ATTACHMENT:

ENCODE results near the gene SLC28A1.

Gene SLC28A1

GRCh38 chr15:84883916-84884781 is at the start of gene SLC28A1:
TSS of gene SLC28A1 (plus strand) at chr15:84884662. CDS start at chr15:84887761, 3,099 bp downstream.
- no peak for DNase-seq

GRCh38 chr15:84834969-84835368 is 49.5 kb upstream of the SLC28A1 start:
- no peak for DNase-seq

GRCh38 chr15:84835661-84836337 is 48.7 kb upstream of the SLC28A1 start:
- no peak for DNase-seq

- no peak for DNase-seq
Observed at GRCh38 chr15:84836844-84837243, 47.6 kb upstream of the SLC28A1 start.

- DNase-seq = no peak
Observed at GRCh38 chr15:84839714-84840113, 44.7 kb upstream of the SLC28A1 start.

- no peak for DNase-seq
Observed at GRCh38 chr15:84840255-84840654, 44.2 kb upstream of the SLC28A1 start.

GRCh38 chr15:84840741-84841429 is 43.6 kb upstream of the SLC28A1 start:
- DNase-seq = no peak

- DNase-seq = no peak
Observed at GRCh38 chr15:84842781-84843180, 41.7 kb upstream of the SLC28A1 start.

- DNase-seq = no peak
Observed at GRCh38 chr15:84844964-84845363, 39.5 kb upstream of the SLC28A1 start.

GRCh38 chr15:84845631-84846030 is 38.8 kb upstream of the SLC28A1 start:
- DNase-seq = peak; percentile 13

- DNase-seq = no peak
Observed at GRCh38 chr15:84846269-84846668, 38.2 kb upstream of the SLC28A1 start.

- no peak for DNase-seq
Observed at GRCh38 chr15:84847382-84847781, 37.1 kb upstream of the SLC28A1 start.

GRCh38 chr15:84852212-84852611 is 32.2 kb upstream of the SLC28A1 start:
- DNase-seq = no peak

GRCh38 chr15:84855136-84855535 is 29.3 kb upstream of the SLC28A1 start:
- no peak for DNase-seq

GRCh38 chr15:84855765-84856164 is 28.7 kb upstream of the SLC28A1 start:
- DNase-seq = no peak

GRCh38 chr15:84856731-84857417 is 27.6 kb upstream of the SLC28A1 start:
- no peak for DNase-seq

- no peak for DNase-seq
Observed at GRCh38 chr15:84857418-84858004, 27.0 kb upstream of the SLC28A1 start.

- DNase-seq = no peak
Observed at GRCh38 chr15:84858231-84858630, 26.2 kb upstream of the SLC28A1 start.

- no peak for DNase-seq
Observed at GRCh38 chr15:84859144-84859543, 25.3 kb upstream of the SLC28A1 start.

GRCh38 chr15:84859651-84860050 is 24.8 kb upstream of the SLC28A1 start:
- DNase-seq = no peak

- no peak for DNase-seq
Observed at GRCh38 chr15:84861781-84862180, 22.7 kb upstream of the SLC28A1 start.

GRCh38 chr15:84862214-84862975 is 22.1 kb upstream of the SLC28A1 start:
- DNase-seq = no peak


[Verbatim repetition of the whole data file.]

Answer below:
ENCODE results near the gene SLC28A1.

Gene SLC28A1

GRCh38 chr15:84883916-84884781 is at the start of gene SLC28A1:
TSS of gene SLC28A1 (plus strand) at chr15:84884662. CDS start at chr15:84887761, 3,099 bp downstream.
- no peak for DNase-seq

GRCh38 chr15:84834969-84835368 is 49.5 kb upstream of the SLC28A1 start:
- no peak for DNase-seq

GRCh38 chr15:84835661-84836337 is 48.7 kb upstream of the SLC28A1 start:
- no peak for DNase-seq

- no peak for DNase-seq
Observed at GRCh38 chr15:84836844-84837243, 47.6 kb upstream of the SLC28A1 start.

- DNase-seq = no peak
Observed at GRCh38 chr15:84839714-84840113, 44.7 kb upstream of the SLC28A1 start.

- no peak for DNase-seq
Observed at GRCh38 chr15:84840255-84840654, 44.2 kb upstream of the SLC28A1 start.

GRCh38 chr15:84840741-84841429 is 43.6 kb upstream of the SLC28A1 start:
- DNase-seq = no peak

- DNase-seq = no peak
Observed at GRCh38 chr15:84842781-84843180, 41.7 kb upstream of the SLC28A1 start.

- DNase-seq = no peak
Observed at GRCh38 chr15:84844964-84845363, 39.5 kb upstream of the SLC28A1 start.

GRCh38 chr15:84845631-84846030 is 38.8 kb upstream of the SLC28A1 start:
- DNase-seq = peak; percentile 13

- DNase-seq = no peak
Observed at GRCh38 chr15:84846269-84846668, 38.2 kb upstream of the SLC28A1 start.

- no peak for DNase-seq
Observed at GRCh38 chr15:84847382-84847781, 37.1 kb upstream of the SLC28A1 start.

GRCh38 chr15:84852212-84852611 is 32.2 kb upstream of the SLC28A1 start:
- DNase-seq = no peak

GRCh38 chr15:84855136-84855535 is 29.3 kb upstream of the SLC28A1 start:
- no peak for DNase-seq

GRCh38 chr15:84855765-84856164 is 28.7 kb upstream of the SLC28A1 start:
- DNase-seq = no peak

GRCh38 chr15:84856731-84857417 is 27.6 kb upstream of the SLC28A1 start:
- no peak for DNase-seq

- no peak for DNase-seq
Observed at GRCh38 chr15:84857418-84858004, 27.0 kb upstream of the SLC28A1 start.

- DNase-seq = no peak
Observed at GRCh38 chr15:84858231-84858630, 26.2 kb upstream of the SLC28A1 start.

- no peak for DNase-seq
Observed at GRCh38 chr15:84859144-84859543, 25.3 kb upstream of the SLC28A1 start.

GRCh38 chr15:84859651-84860050 is 24.8 kb upstream of the SLC28A1 start:
- DNase-seq = no peak

- no peak for DNase-seq
Observed at GRCh38 chr15:84861781-84862180, 22.7 kb upstream of the SLC28A1 start.

GRCh38 chr15:84862214-84862975 is 22.1 kb upstream of the SLC28A1 start:
- DNase-seq = no peak